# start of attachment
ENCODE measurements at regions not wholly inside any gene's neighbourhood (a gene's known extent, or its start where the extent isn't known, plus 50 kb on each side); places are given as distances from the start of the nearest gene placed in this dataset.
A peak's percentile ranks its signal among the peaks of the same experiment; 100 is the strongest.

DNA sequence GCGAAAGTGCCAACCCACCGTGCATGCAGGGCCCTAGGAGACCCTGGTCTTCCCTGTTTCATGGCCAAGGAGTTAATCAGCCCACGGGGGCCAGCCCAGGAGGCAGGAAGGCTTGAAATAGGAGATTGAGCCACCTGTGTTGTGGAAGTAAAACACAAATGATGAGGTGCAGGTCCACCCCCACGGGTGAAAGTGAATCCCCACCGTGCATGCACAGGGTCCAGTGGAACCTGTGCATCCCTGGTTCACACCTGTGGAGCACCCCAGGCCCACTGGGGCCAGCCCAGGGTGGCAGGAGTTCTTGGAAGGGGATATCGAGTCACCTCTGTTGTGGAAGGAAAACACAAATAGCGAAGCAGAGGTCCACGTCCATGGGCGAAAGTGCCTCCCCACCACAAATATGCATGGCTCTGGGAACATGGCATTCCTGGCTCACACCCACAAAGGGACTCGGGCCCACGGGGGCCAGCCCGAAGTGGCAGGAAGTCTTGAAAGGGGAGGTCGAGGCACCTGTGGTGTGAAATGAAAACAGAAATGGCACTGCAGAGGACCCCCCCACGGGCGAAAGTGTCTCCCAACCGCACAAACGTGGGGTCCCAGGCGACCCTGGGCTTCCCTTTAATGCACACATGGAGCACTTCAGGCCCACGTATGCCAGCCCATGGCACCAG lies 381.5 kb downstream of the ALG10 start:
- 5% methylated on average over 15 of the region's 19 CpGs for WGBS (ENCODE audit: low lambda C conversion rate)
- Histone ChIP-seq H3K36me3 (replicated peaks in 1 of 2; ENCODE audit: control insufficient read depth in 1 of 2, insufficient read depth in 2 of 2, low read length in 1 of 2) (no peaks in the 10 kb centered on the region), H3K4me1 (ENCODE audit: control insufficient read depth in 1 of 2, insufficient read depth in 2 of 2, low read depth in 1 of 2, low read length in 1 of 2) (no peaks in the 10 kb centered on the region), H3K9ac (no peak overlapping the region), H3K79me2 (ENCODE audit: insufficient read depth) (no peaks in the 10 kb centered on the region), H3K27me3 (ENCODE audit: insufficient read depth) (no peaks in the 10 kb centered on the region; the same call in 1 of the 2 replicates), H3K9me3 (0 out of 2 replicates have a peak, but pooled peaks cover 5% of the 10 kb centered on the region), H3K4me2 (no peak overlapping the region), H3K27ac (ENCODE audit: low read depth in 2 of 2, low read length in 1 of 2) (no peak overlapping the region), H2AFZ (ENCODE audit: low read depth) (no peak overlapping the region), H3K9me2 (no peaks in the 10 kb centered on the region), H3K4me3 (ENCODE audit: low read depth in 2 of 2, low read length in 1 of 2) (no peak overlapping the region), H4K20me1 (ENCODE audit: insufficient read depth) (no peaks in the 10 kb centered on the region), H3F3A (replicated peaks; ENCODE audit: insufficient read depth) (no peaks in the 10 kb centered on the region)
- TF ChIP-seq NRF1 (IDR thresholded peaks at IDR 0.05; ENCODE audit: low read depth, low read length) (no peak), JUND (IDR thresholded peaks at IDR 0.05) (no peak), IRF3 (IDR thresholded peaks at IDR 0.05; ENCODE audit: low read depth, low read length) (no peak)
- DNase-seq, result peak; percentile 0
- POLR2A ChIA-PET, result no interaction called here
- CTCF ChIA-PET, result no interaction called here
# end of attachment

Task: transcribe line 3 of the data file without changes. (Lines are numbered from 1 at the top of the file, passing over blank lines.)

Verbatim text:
DNA sequence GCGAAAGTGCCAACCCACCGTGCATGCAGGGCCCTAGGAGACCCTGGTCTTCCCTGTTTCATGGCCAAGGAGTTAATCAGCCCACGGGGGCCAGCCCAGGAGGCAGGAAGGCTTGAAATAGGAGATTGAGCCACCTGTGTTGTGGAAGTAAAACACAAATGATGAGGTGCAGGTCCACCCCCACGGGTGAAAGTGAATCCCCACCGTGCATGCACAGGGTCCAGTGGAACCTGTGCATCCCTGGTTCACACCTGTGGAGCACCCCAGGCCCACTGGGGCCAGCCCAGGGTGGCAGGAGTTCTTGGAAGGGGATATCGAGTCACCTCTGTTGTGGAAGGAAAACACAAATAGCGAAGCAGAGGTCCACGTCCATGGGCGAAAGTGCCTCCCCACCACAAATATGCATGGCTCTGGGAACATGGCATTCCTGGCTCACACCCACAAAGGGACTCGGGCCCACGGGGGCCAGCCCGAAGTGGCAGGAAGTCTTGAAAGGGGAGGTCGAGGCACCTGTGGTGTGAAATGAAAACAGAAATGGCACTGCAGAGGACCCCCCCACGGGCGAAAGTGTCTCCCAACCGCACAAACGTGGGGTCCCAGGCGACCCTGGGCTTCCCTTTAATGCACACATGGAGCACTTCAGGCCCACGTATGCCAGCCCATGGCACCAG lies 381.5 kb downstream of the ALG10 start: